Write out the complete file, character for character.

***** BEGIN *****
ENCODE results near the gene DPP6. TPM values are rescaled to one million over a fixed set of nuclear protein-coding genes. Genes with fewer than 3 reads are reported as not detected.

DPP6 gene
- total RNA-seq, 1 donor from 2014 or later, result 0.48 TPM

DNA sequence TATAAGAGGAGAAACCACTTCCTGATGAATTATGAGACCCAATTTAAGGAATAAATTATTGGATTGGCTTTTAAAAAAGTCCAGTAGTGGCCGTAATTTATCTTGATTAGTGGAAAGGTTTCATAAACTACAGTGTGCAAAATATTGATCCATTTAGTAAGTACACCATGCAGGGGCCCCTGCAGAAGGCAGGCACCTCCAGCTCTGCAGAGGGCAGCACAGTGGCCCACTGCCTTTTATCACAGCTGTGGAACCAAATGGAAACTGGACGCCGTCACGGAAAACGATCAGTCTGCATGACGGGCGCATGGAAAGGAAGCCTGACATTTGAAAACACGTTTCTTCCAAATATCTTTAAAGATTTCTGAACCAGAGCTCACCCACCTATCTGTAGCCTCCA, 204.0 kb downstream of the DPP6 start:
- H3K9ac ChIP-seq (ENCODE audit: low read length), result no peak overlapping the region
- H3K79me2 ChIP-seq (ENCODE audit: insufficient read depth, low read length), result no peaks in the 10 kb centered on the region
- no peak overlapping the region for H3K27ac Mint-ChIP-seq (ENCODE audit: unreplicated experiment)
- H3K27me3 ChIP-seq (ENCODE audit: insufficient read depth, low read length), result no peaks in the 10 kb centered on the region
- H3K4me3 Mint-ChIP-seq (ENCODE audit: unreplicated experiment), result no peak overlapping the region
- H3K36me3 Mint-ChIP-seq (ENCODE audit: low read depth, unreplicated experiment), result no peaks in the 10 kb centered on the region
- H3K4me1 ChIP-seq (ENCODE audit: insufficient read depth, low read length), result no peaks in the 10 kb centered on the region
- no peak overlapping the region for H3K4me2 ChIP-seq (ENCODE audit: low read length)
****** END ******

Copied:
ENCODE results near the gene DPP6. TPM values are rescaled to one million over a fixed set of nuclear protein-coding genes. Genes with fewer than 3 reads are reported as not detected.

DPP6 gene
- total RNA-seq, 1 donor from 2014 or later, result 0.48 TPM

DNA sequence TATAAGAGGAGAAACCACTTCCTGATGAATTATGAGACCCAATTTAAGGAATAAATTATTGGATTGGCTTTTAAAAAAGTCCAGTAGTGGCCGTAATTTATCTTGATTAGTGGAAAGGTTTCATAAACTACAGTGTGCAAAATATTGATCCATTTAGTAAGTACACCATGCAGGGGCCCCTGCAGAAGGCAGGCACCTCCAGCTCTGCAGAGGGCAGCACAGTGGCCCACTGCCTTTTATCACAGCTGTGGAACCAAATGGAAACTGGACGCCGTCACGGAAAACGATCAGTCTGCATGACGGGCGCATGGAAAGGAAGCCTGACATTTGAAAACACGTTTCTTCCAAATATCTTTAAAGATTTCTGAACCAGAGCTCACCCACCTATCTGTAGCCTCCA, 204.0 kb downstream of the DPP6 start:
- H3K9ac ChIP-seq (ENCODE audit: low read length), result no peak overlapping the region
- H3K79me2 ChIP-seq (ENCODE audit: insufficient read depth, low read length), result no peaks in the 10 kb centered on the region
- no peak overlapping the region for H3K27ac Mint-ChIP-seq (ENCODE audit: unreplicated experiment)
- H3K27me3 ChIP-seq (ENCODE audit: insufficient read depth, low read length), result no peaks in the 10 kb centered on the region
- H3K4me3 Mint-ChIP-seq (ENCODE audit: unreplicated experiment), result no peak overlapping the region
- H3K36me3 Mint-ChIP-seq (ENCODE audit: low read depth, unreplicated experiment), result no peaks in the 10 kb centered on the region
- H3K4me1 ChIP-seq (ENCODE audit: insufficient read depth, low read length), result no peaks in the 10 kb centered on the region
- no peak overlapping the region for H3K4me2 ChIP-seq (ENCODE audit: low read length)